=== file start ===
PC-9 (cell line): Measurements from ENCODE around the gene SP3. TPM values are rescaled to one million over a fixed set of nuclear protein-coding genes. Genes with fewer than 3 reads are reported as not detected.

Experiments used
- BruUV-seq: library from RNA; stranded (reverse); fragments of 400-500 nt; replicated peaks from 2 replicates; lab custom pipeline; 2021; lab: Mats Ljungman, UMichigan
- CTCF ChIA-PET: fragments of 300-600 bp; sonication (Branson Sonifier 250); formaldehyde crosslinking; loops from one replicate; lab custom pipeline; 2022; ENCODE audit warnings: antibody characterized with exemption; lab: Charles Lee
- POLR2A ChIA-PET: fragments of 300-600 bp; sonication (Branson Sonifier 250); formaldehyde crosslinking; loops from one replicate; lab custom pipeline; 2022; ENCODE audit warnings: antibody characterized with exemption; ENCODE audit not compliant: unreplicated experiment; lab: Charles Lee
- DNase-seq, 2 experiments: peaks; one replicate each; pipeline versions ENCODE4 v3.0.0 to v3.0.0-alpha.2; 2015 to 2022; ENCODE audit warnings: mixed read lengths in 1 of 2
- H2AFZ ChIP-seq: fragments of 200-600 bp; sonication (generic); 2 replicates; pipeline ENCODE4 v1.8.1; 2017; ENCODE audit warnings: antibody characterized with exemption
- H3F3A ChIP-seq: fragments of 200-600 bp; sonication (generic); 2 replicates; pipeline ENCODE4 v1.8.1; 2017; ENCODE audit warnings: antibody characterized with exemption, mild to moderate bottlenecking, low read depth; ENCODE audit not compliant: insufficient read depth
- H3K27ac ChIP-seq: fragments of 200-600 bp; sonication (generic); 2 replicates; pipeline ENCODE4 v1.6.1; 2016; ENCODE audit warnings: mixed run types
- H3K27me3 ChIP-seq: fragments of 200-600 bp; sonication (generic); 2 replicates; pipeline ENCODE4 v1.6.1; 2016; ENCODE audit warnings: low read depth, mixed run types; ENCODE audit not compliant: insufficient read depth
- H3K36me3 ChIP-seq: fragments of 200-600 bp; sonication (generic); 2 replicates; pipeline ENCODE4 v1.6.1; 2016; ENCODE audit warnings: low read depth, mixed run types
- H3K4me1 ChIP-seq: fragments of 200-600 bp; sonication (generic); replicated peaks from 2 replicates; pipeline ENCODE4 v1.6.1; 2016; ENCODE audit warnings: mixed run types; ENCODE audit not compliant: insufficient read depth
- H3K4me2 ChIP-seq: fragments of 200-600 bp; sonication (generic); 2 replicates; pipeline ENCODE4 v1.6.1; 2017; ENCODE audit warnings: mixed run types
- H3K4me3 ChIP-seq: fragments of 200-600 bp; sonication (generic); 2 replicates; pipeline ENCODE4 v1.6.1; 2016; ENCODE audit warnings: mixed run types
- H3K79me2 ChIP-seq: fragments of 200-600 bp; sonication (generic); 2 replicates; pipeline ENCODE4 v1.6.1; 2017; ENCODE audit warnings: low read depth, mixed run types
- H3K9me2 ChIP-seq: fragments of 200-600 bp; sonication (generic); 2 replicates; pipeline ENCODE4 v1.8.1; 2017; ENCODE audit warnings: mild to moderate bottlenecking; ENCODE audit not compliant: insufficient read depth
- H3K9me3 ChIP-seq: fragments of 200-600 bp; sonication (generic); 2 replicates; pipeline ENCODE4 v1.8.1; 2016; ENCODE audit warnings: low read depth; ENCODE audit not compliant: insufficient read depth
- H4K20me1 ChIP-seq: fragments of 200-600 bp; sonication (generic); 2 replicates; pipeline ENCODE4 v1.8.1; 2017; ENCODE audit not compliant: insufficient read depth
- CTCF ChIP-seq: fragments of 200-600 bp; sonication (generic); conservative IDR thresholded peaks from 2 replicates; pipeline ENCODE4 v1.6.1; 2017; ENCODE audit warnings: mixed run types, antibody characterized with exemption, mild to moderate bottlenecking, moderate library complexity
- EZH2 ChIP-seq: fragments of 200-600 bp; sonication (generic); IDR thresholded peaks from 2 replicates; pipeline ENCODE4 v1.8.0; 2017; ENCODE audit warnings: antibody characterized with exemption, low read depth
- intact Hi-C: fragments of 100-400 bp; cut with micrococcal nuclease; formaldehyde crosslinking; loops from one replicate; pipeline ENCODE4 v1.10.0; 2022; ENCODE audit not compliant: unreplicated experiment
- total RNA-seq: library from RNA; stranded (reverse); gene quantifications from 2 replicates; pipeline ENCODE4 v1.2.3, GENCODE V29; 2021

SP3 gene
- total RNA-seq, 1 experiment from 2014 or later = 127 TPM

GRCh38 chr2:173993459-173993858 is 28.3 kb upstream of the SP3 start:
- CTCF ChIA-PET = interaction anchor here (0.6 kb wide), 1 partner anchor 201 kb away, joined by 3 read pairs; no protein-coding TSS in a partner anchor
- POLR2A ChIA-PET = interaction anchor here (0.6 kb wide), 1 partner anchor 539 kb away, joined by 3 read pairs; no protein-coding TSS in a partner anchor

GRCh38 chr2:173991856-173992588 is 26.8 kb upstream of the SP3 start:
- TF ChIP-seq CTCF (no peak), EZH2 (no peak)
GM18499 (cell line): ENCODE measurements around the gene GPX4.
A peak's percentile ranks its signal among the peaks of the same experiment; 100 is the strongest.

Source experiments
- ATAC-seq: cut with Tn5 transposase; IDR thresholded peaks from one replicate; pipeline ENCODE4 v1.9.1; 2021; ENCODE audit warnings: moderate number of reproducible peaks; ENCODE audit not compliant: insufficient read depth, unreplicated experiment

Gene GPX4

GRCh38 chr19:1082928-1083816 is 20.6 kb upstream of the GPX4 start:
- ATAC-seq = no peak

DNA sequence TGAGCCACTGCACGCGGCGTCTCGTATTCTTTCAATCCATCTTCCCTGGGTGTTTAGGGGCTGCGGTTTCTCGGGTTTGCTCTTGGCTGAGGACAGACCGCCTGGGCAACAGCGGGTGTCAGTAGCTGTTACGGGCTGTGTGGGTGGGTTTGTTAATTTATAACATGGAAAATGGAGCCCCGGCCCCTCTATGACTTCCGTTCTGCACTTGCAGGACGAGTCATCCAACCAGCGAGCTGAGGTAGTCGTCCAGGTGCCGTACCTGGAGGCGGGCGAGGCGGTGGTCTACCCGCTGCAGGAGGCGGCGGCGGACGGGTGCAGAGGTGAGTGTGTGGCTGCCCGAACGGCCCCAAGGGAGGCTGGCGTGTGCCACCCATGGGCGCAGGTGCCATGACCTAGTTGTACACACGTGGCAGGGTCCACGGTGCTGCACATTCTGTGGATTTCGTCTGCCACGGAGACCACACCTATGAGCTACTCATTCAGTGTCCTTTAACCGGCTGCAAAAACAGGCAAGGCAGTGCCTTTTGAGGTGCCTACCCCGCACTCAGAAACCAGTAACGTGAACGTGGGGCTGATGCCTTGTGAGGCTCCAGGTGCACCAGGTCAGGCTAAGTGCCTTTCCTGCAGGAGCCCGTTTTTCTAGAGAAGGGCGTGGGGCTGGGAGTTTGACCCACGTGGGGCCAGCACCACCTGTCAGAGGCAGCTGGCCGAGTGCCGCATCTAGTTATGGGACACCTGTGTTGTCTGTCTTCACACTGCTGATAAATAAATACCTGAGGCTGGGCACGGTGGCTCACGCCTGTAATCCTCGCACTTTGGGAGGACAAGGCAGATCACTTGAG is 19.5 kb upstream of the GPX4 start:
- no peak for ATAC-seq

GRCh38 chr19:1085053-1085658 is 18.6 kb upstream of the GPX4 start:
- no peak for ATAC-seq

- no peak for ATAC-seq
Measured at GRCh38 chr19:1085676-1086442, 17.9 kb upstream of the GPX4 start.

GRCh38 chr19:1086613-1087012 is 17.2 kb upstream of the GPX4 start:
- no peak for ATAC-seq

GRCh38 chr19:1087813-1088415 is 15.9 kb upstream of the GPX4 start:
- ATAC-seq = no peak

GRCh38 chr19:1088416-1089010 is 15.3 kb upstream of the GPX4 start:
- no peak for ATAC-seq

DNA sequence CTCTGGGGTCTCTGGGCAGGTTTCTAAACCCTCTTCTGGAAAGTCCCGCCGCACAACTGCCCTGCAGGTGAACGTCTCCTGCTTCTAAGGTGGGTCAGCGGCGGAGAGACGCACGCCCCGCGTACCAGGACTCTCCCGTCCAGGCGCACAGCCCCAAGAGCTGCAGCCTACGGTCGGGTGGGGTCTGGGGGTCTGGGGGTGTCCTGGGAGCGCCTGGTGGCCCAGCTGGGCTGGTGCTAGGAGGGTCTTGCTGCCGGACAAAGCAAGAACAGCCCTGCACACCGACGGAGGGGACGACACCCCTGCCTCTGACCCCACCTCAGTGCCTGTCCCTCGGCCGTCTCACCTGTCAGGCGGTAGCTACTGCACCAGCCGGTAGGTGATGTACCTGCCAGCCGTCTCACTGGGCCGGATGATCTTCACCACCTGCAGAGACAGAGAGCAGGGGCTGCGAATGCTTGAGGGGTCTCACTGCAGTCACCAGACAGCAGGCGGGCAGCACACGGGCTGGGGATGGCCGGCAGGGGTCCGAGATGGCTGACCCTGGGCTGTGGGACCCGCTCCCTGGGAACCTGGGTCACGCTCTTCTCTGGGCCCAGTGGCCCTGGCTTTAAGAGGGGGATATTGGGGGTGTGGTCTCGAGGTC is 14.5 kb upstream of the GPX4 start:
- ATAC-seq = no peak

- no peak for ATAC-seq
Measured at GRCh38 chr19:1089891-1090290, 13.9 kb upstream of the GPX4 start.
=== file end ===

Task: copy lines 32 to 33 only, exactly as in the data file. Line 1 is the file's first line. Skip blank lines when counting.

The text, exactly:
Source experiments
- ATAC-seq: cut with Tn5 transposase; IDR thresholded peaks from one replicate; pipeline ENCODE4 v1.9.1; 2021; ENCODE audit warnings: moderate number of reproducible peaks; ENCODE audit not compliant: insufficient read depth, unreplicated experiment